At the turn of the 20th century, Rutherford and Lucy Hayes’ second son, Col. Webb Cook Hayes, led the effort to found the museum and library at the Rutherford B. Hayes Presidential Library & Museums.
Webb and his siblings deeded their parents’ estate, called Spiegel Grove, and all of its holdings to the state of Ohio. They broke ground on the museum/library building in 1912, and Webb and the state of Ohio paid for construction of the building.
Numerous problems and challenges arose during the construction process; however, Webb persevered and the museum and library opened on Memorial Day 1916.
Major additions were added in 1922 and 1968. In 2016, the museum was completely renovated with the addition of all-new exhibit galleries with interactive components and a new, handicapped-accessible main entrance.
The building has four floors – two for the museum exhibit galleries, one for the research library and one for storage – and comprises 52,640 square feet. In keeping with HPLM’s mission, the museum uses its resources to illustrate the life and times of Rutherford and Lucy Hayes, their family, and Ohio history. HPLM has 20,915 artifacts, and 2,051 are on permanent display.
Rutherford B. Hayes became president after one of the most contested elections in U.S. history. The election, and its conclusion, are subjects of continued scholarly debate. Throughout his presidency, Hayes worked to unite the country behind him and to bring together the North and South, which remained deeply divided after the Civil War.
He faced numerous major issues, including the end of Reconstruction and its aftermath, and the plight of American Indians. His major concerns were civil service reform, returning the nation’s currency to a gold standard, and education.
Before he took office, Hayes publicly said he would only serve one term, and he returned to Spiegel Grove after completing his term.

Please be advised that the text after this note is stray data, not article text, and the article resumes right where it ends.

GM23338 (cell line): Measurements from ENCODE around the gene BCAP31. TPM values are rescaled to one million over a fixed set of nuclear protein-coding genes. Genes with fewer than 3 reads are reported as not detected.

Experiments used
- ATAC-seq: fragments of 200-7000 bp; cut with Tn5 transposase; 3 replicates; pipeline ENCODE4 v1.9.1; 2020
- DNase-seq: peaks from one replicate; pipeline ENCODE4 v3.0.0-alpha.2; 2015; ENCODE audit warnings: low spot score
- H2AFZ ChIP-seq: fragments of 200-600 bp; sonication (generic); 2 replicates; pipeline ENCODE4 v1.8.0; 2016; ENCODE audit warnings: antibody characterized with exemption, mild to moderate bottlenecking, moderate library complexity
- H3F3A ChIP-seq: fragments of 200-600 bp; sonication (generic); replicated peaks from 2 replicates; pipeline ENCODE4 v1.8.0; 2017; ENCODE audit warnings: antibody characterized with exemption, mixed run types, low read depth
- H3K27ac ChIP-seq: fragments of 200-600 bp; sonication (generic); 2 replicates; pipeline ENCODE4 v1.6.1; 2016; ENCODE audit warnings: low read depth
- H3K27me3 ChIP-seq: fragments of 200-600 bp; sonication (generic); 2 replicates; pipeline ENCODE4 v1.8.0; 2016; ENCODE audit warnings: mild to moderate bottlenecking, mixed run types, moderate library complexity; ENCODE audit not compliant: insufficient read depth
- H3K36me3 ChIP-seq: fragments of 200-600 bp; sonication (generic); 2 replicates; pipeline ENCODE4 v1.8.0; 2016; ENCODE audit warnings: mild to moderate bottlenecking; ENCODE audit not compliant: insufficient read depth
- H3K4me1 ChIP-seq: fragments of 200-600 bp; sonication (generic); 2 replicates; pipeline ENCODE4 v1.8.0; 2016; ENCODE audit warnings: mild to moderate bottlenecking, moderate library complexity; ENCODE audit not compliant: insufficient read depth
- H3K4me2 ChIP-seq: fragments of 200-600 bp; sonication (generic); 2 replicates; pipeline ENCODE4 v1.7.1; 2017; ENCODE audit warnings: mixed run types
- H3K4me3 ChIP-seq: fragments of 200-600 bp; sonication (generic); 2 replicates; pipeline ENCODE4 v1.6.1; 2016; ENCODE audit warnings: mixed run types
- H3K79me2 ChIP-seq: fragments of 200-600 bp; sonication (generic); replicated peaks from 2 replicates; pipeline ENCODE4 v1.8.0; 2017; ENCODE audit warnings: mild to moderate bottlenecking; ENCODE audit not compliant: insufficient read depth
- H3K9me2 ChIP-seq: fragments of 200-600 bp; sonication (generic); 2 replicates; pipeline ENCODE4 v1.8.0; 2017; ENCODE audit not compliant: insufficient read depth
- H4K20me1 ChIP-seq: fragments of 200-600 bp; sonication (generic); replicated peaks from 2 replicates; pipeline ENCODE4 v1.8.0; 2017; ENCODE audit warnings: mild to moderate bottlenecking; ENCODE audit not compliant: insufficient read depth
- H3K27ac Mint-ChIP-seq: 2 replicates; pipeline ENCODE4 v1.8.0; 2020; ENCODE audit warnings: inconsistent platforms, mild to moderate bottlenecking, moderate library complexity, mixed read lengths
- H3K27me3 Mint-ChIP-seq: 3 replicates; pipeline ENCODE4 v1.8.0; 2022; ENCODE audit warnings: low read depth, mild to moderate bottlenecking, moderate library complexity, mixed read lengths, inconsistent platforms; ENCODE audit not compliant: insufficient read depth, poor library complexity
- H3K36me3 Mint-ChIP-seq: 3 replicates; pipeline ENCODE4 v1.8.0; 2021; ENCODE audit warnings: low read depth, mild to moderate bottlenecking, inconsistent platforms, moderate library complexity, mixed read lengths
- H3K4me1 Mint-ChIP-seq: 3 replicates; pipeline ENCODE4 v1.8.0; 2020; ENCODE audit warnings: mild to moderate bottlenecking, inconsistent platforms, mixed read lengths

Hayes believed strongly that an ex-president should continue to serve his city, state and country. After he and Lucy left the White House, they remained active in local and national affairs. On a national scale, they participated in veterans’ affairs reform and worked to help orphans, including children of soldiers. Rutherford also traveled extensively to promote prison reform and continued his lifelong mission of furthering access to scholastic and vocational education for all, no matter their race or socioeconomic status.
On a regular basis, the museum staff creates temporary exhibits on historical topics relating to the presidency and Rutherford and Lucy Hayes, including the Hayes administration, the Gilded Age, the Civil War, first ladies and Ohio History. HPLM also rents or borrows temporary exhibits that are appropriate to its mission.
Rutherford B. Hayes was a history enthusiast who collected historical artifacts and saved his letters, diaries, and other documents. He believed these items could connect a person to a place and time like nothing else.
HPLM houses more than 20,000 three-dimensional objects and more than 30,000 images of these objects.
Some of these items were collected by Hayes. Other items belonged to him and Lucy, their family, and donors located throughout the United States.
Civil War weapons, Spanish-American uniforms, Hayes administration state china, artifacts owned by other presidents, and 19th-century toys are just a few of the object catalog records available